Un message urgent pour Davi Kopenawa, Claudia Andujar et Survival:

L’épisode Netflix de “Dirty Money” – “L’or sale” – un documentaire sur l’industrie de l’or utilisée pour le blanchiment d’argent par les cartels de la drogue, mentionne trois fois Cartier. Derrière les énormes quantités d’or qui se déplacent dans le monde se cache un réseau enchevêtré de blanchiment d’argent, d’extraction illégale et de destruction de l’environnement !!!

Barbara Crane Navarro

Lorsque le cacique Raoni Metuktire était à Paris, il a demandé aux Européens d’arrêter de manger de la viande afin de protéger les peuples du Xingu de la destruction de leur territoire par l’agro-industrie. Dans la même ligne de penser, vous tous, parlant au nom des Yanomami, devrait demander aux Européens d’arrêter d’acheter, de vendre et de porter de l’or afin de protéger le territoire Yanomami.

Cartier, la société de montres et de bijoux en or de luxe vous invitant à venir à Paris pour parler des Yanomami, gagne de l’argent grâce à la sympathie des Français pour les Yanomami et vous utilise comme cadeaux promotionnels pour blanchir leur implication dans l’industrie extractiviste de l’or. L’exposition “La lutte Yanomami” est présentée par l’industrie même qui cause la destruction de la forêt et des vies des Yanomami. Cartier exploite plus de 300 magasins dans 125 pays et en 2018 a été…

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About Barbara Crane Navarro - Rainforest Art Project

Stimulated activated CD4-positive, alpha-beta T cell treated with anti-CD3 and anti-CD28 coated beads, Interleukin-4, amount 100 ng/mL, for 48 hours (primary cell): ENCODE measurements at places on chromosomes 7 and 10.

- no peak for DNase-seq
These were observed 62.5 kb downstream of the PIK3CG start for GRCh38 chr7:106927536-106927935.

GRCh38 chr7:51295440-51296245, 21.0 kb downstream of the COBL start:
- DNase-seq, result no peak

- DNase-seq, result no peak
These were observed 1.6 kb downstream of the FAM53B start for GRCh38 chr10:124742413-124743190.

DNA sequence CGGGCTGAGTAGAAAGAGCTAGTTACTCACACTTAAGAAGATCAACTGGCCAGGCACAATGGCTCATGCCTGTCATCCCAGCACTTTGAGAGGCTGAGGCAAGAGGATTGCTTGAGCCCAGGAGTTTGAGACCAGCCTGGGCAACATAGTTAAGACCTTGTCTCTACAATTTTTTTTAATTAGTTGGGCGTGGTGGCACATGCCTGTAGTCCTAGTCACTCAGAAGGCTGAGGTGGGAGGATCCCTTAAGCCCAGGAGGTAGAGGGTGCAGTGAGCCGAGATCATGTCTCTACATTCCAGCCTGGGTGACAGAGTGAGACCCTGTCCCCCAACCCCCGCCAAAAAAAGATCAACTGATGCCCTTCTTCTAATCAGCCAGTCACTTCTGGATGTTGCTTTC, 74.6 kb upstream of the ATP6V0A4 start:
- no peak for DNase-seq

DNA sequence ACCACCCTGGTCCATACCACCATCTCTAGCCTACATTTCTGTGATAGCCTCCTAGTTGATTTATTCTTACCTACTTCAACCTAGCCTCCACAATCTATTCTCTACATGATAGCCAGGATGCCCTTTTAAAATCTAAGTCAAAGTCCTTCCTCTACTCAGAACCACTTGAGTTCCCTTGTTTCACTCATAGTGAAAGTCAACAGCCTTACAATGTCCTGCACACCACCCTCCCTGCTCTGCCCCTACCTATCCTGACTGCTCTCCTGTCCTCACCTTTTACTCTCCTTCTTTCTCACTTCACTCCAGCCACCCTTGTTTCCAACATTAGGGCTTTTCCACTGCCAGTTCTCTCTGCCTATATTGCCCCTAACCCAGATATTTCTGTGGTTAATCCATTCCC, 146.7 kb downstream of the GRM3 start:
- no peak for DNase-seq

I'm a French artist living near Paris. From 1968 to 1973 I studied at Rhode Island School of Design in Providence, Rhode Island, then at the San Francisco Art Institute in San Francisco, California, for my BFA. My work for many decades has been informed and inspired by time spent with indigenous communities. Various study trips devoted to the exploration of techniques and natural pigments took me originally to the Dogon of Mali, West Africa, and subsequently to Yanomami communities in Venezuela and Brazil. Over many years, during the winters, I studied the techniques of traditional Bogolan painting. Hand woven fabric is dyed with boiled bark from the Wolo tree or crushed leaves from other trees, then painted with mud from the Niger river which oxidizes in contact with the dye. Through the Dogon and the Yanomami, my interest in the multiplicity of techniques and supports for aesthetic expression influenced my artistic practice. The voyages to the Amazon Rainforest have informed several series of paintings created while living among the Yanomami. The support used is roughly woven canvas prepared with acrylic medium then textured with a mixture of sand from the river bank and lava. This supple canvas is then rolled and transported on expeditions into the forest. They are then painted using a mixture of acrylic colors and Achiote and Genipap, the vegetal pigments used by the Yanomami for their ritual body paintings and on practical and shamanic implements. My concern for the ongoing devastation of the Amazon Rainforest has inspired my films and installation projects. Since 2005, I've created a perfomance and film project - Fire Sculpture - to bring urgent attention to Rainforest issues. To protest against the continuing destruction, I've publicly set fire to my totemic sculptures. These burning sculptures symbolize the degradation of nature and the annihilation of indigenous cultures that depend on the forest for their survival.
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